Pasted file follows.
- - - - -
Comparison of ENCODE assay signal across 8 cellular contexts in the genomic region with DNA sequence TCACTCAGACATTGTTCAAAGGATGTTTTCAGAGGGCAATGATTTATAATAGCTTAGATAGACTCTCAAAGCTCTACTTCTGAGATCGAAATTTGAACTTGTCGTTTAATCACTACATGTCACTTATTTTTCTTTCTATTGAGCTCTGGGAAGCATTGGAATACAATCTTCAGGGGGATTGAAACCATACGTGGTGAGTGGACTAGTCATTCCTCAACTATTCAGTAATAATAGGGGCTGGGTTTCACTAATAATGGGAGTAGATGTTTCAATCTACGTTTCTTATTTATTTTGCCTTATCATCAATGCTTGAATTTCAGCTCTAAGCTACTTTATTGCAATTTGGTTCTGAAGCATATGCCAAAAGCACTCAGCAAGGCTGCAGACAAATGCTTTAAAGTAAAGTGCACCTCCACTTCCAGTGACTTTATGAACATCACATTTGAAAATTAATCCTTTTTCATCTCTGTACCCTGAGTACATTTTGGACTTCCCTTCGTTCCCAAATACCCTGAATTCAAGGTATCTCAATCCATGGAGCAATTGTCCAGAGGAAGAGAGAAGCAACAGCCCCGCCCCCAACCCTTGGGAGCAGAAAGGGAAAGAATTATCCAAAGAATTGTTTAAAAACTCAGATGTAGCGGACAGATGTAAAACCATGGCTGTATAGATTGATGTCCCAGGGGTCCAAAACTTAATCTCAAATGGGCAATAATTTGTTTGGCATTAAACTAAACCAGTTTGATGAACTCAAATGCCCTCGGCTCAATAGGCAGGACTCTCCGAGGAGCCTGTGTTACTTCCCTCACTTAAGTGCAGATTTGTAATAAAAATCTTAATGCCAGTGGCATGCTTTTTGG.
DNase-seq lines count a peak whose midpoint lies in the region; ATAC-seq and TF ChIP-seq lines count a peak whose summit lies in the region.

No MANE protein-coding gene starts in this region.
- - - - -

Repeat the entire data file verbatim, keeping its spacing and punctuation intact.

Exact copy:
Comparison of ENCODE assay signal across 8 cellular contexts in the genomic region with DNA sequence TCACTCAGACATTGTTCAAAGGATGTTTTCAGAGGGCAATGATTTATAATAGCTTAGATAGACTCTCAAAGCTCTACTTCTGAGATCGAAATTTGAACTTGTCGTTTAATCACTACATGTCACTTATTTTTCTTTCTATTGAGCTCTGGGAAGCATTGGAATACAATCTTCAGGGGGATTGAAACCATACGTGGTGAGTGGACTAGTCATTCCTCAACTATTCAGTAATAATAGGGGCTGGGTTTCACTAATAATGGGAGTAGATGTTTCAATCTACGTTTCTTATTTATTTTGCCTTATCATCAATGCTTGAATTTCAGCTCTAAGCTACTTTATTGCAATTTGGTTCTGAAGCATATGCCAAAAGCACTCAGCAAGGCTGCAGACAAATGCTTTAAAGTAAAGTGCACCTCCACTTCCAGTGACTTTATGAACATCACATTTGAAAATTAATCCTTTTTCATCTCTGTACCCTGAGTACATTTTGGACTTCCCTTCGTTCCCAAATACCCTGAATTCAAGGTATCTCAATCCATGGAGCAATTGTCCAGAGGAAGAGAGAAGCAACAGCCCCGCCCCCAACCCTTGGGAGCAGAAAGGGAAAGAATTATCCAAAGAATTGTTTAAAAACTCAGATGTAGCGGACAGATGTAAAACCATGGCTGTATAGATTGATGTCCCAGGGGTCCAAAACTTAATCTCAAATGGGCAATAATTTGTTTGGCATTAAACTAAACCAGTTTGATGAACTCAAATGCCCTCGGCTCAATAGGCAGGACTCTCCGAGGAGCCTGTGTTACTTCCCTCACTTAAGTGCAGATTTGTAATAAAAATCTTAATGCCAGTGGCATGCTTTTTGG.
DNase-seq lines count a peak whose midpoint lies in the region; ATAC-seq and TF ChIP-seq lines count a peak whose summit lies in the region.

No MANE protein-coding gene starts in this region.